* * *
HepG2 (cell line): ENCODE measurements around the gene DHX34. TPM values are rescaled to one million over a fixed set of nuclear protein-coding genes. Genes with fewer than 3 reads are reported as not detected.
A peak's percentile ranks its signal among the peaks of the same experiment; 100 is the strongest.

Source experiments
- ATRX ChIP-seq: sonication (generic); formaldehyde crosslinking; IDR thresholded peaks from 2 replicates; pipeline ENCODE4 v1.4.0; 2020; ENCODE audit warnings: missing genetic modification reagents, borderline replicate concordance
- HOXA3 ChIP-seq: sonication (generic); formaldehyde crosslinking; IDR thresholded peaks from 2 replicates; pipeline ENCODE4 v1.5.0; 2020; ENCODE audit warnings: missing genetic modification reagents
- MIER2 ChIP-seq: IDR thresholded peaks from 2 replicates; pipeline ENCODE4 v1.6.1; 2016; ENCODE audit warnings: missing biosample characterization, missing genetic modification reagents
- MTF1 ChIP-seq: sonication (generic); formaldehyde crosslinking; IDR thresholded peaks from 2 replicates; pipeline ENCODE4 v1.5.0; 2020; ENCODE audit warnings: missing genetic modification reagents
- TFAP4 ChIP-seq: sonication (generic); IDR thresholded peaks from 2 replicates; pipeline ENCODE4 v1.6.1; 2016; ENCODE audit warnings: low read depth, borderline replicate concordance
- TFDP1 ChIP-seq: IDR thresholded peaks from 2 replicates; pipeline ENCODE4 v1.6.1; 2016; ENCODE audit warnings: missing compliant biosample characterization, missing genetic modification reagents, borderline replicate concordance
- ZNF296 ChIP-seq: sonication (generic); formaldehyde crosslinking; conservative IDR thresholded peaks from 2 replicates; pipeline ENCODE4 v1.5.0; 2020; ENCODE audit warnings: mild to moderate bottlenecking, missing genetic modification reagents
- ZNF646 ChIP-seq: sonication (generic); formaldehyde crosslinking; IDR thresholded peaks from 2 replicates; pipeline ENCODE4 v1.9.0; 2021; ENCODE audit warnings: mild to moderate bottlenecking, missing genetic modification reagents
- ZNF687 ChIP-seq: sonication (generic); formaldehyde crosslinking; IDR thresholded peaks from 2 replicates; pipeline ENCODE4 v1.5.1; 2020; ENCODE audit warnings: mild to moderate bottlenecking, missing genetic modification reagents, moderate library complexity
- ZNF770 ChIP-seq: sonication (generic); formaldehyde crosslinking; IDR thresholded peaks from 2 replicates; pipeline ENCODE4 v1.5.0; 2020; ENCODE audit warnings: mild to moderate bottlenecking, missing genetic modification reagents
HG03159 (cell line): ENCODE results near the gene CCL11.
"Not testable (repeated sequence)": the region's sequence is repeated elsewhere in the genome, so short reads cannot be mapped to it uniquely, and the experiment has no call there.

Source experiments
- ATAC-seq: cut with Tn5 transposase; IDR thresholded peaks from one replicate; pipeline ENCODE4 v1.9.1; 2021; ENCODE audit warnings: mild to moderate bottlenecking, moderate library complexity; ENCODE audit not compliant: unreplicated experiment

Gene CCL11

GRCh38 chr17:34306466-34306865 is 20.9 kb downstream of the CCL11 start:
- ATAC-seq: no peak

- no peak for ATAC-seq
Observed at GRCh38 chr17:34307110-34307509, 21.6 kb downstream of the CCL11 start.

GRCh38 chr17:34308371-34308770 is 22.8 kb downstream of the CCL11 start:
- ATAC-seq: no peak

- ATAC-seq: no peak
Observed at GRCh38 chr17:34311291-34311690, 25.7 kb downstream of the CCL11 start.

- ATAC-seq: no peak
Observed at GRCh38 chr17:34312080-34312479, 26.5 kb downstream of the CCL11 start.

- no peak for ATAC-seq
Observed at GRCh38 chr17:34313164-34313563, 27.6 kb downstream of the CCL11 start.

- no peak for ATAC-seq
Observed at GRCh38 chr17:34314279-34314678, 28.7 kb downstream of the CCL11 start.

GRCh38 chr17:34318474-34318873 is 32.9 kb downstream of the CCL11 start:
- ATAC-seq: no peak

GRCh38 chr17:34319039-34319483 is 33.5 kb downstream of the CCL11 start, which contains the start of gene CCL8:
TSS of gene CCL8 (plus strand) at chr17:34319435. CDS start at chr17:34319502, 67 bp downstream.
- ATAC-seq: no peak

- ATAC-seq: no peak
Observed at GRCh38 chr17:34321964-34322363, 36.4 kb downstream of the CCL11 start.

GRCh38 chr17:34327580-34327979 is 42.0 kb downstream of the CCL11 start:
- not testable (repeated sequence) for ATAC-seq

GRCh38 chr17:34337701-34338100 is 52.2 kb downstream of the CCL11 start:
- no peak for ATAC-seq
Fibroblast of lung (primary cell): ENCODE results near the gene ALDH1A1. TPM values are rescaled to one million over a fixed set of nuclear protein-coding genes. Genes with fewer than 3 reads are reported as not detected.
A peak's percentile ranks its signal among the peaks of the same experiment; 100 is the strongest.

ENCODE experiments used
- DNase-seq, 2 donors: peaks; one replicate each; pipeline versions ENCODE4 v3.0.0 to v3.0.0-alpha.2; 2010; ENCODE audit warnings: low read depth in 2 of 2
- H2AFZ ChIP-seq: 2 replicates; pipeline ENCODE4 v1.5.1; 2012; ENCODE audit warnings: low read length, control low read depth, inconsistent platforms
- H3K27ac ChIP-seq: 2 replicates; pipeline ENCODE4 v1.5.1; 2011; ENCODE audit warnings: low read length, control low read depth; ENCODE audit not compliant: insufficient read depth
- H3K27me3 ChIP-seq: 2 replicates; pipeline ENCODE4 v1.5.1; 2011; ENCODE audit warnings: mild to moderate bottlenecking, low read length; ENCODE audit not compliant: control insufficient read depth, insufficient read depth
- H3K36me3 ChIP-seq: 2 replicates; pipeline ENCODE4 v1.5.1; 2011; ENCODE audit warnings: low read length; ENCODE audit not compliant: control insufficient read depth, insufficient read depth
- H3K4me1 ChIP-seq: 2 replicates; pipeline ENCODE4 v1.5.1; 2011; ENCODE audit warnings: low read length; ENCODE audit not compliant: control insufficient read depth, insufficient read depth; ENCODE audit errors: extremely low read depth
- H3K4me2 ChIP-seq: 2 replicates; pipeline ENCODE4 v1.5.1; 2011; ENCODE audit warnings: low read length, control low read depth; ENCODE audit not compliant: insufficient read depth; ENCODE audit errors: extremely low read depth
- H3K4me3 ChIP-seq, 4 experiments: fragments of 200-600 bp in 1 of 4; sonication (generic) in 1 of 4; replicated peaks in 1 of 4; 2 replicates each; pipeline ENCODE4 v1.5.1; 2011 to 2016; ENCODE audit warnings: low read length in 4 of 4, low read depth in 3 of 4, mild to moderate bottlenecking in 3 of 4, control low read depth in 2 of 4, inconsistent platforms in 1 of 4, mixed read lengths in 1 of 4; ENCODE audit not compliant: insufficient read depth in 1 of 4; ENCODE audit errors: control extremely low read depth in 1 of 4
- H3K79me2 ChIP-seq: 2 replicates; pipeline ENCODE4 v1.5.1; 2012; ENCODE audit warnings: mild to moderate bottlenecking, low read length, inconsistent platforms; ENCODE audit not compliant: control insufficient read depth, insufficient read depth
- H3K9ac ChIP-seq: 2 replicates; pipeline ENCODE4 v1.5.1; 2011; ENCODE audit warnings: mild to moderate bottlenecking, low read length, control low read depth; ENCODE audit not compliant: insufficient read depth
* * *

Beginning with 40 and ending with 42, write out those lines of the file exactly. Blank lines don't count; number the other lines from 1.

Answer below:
GRCh38 chr17:34327580-34327979 is 42.0 kb downstream of the CCL11 start:
- not testable (repeated sequence) for ATAC-seq

GRCh38 chr17:34337701-34338100 is 52.2 kb downstream of the CCL11 start: